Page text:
Cute, free app that shows the kids around the Grand Canyon. We have several other by this company (also free), but I haven't looked at them yet.

This was one of MA's favorite apps to play on my phone for a long time. Teaches nutrition through a game involving getting the right foods onto a conveyor belt in a certain period of time.

Games that work through the skills needed for learning to read. A great next step when kids have the letter sounds down. Several levels moving from just putting letters in their places to having to put them in left-to-right, an important pre-reading skill.

US coin literacy, from learning what each coin is and its value to making change.

We bought almost ever Dr. Seuss app available when they were on sale for Geisel's birthday a couple of years ago. Classic stories with interactive elements and, as all good read-along apps, these highlight the words as they're being read, so pre-readers and early readers associate the spoken words with their written counter-parts. (No link imbedded in the image, as there are multiple apps. Search for "Dr. Seuss" in the app store, and you'll find them.)

Interactive, multi-player drawing app. Fun use of art and an intrinsic motivation to improve drawing skills.

Built-in algorithm to review concepts based on whether they were answered correctly or not. I bought this early on in our app purchasing for MS to use with his Arabic vocabulary. Maybe not the best one on the market still, but it was one of the few, at the time, that could accommodate Arabic lettering.

 Kid-safe, pre-selected videos (pulled from places like YouTube). Not all-encompassing, but nice to have a set of safe options. Requires internet connection.

Cute story for the preschool/early elementary app. Bonus: Australian accent.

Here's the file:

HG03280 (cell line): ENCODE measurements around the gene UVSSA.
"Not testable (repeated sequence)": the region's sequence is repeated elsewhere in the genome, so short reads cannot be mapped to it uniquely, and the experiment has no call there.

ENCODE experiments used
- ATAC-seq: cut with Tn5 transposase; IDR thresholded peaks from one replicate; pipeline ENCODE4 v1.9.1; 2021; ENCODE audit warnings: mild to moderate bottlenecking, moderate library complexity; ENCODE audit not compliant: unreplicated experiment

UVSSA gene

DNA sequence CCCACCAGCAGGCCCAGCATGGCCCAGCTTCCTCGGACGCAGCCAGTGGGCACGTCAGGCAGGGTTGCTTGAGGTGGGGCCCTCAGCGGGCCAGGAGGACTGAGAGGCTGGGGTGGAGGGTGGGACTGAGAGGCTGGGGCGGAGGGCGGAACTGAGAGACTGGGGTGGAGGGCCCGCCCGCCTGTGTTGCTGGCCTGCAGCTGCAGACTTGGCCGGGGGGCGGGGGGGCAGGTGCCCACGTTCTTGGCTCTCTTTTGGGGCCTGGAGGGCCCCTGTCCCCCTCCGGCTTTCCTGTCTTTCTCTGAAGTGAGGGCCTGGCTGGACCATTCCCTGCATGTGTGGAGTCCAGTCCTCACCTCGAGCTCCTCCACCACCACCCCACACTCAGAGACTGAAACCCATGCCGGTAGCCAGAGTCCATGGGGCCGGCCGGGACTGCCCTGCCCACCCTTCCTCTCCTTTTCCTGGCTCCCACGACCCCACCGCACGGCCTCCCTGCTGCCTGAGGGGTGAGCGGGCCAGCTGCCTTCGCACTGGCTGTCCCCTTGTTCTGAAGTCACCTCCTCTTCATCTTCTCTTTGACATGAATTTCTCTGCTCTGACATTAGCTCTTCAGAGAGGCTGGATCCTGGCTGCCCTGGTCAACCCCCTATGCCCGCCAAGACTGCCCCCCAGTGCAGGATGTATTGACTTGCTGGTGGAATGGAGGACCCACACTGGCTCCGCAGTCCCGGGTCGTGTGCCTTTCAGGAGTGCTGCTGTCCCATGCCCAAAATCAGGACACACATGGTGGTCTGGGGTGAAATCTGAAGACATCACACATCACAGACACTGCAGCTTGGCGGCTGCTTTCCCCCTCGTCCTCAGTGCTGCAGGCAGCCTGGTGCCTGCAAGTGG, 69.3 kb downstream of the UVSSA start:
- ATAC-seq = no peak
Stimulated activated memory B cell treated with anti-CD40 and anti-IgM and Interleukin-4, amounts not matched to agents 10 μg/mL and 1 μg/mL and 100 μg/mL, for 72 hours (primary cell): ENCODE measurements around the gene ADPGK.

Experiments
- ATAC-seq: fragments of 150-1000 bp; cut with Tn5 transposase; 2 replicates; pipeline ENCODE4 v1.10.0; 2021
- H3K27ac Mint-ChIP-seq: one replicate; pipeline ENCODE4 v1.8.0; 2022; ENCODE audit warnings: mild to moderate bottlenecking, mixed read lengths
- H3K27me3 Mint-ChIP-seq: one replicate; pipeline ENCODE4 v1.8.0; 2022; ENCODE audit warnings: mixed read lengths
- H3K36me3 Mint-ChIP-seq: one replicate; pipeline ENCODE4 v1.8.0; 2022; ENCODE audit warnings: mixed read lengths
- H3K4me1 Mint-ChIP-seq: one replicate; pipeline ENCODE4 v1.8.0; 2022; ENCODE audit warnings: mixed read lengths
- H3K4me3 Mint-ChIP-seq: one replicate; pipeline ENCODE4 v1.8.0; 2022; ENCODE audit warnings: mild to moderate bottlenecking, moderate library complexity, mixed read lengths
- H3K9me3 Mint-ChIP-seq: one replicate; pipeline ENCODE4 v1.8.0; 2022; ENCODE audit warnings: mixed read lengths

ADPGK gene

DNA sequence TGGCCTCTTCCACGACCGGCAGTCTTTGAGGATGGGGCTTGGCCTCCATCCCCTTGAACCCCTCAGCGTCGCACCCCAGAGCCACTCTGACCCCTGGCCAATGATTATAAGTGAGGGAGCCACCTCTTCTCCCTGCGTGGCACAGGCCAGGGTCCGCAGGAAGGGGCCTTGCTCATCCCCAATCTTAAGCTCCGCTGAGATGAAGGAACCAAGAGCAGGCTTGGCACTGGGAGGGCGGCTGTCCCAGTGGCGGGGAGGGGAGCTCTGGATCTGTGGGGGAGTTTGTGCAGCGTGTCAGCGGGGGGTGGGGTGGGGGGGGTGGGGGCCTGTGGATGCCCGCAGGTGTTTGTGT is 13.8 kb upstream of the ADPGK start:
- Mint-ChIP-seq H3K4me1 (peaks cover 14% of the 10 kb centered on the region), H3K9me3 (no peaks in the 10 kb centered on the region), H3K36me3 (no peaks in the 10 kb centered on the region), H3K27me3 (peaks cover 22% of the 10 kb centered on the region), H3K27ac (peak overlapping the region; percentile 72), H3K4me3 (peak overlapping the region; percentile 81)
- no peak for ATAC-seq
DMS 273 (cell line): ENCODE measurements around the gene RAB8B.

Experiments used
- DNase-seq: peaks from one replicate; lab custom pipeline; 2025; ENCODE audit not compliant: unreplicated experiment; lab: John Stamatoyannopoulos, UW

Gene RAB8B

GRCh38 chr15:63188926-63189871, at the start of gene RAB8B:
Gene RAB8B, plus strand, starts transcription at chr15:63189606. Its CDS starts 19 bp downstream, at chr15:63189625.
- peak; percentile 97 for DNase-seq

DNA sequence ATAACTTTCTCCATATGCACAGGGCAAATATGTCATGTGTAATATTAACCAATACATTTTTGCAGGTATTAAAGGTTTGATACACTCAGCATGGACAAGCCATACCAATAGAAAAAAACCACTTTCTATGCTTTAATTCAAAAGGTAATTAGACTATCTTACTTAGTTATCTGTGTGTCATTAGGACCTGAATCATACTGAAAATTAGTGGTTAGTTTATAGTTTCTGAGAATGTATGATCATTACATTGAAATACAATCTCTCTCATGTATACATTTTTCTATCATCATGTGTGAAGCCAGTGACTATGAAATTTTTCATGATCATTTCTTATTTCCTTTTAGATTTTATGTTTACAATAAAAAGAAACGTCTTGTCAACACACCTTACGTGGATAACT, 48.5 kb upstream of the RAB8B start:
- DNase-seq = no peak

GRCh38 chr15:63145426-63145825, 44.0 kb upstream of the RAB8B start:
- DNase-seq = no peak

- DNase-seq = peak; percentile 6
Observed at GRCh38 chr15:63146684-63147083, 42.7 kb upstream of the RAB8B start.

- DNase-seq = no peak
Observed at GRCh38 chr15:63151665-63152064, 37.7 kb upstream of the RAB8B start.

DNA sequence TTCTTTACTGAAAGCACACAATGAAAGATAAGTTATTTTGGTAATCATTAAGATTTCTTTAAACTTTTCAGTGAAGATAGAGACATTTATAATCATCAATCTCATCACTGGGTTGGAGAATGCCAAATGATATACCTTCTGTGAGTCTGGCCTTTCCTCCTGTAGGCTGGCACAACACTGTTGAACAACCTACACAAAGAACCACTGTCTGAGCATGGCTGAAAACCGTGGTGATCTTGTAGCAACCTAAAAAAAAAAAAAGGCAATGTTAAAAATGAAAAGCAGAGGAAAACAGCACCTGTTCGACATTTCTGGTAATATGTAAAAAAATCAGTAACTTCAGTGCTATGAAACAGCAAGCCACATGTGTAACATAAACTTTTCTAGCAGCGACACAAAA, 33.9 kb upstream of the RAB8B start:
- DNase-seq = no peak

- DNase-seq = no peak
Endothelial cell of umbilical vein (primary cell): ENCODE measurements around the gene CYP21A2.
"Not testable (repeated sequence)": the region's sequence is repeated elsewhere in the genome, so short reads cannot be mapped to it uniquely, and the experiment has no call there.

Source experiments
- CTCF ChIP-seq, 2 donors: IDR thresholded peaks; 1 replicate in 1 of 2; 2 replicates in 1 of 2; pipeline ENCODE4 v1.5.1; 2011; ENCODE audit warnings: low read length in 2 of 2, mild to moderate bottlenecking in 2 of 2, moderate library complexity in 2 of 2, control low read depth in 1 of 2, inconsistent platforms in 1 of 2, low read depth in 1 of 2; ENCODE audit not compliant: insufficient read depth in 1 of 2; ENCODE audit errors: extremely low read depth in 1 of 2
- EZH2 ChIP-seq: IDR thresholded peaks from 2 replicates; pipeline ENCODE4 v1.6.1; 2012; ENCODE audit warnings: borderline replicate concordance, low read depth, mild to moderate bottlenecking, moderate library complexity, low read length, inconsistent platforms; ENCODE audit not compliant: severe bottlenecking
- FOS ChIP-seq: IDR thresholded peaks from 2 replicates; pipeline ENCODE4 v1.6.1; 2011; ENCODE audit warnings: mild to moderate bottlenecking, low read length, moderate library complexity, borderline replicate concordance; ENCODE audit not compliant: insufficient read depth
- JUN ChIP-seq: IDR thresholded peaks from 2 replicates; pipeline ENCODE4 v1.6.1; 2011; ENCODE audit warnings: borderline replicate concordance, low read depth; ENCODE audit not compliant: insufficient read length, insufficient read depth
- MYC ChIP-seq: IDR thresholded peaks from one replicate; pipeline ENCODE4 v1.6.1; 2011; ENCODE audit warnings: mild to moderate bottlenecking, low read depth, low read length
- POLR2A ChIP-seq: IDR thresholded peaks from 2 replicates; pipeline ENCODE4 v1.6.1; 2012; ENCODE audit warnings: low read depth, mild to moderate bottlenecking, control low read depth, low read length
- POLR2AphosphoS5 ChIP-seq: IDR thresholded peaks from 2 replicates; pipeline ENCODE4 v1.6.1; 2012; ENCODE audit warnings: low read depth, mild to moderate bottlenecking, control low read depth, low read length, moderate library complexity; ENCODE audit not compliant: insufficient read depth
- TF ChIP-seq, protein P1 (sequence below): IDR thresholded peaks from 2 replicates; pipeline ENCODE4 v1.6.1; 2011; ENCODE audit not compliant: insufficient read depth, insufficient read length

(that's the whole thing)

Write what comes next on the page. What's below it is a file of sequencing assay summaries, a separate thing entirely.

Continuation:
Soothing bedtime story.

One of our bedtime story options. Mercer Mayer for the next generation.

An absolute necessity in the realm of educational apps. We're collecting classic children's books currently. It's also good for early readers and other books with color illustrations.

Fun math fact practice that simulates an old-fashioned tilting wooden marble maze. (The link is to the lower level app, but there is a high level one, which covers multiplication and division, as well.)

 Fun review of preschool skills

 MA's favorite math skill review app

Yes, Minecraft, educational. Well, primarily the creative mode, but also cooperative play/creation when playing with siblings. Yes, there are zombies, and yes, there is some killing (at least in survival mode), but this app has been an opportunity for Z to shine in his creative skills and build relationship with (and impress :-) his siblings when they play together, so I'm calling it educational.

Another bedtime story favorite. We're loving this digital version of a generational family favorite.

Guide to basic computer programing that MS is enjoying, filling the more difficult-to-fill niche of educational apps for the teenage set.

Word-compatible app for creative writing on the iPad (usually with our external keyboard).

 Best app/game for learning the US states and facts about each one of them e.ver.

Learning US presidents involving aliens. What more could you want?

 Best app/game for learning the world's countries and facts about each one of them e.ver.

Annoyingly catchy song, water safety facts. It's a toss-up, but I think the water safety facts wins out.

Excellent series of apps for teaching basic skills (reading, 'rithmetic, etc.) for several levels from Toddler (really, Pre-K) through 2nd grade. (The link is for 1st grade.)

A nod to JAK. An app for one of his favorite shows. Too many in-app purchase options for my liking, but what comes with the original is enough for him.

We use this exclusively on the iPad, but it's what the kids use to fill in PDF workbook pages, like the Story of the World tests/quizzes that I bought in digital format this year and any scanned workbooks, like Wordly Wise. They e-mail their completed pages to me for corrections. Yes, we're all Jetson-like in that way.

Series of apps that simulate a variety of real-life situations, like a hair salon (the app the link takes you to). Mainly fun & silly with a little learning thrown in.

Fun critical thinking app in which you have to direct water through an increasingly difficult maze of obstacles to get Swampy his shower.

Same as above but with Phineas & Ferb characters, specifically Perry. (There are several other variations, as well.)

A very cool chronology of videos (starting with the first ever recorded sound, so audio, too) by year. Educational and a trip down memory lane, since it includes commercials, movie trailers, etc., from your high school and college years, too.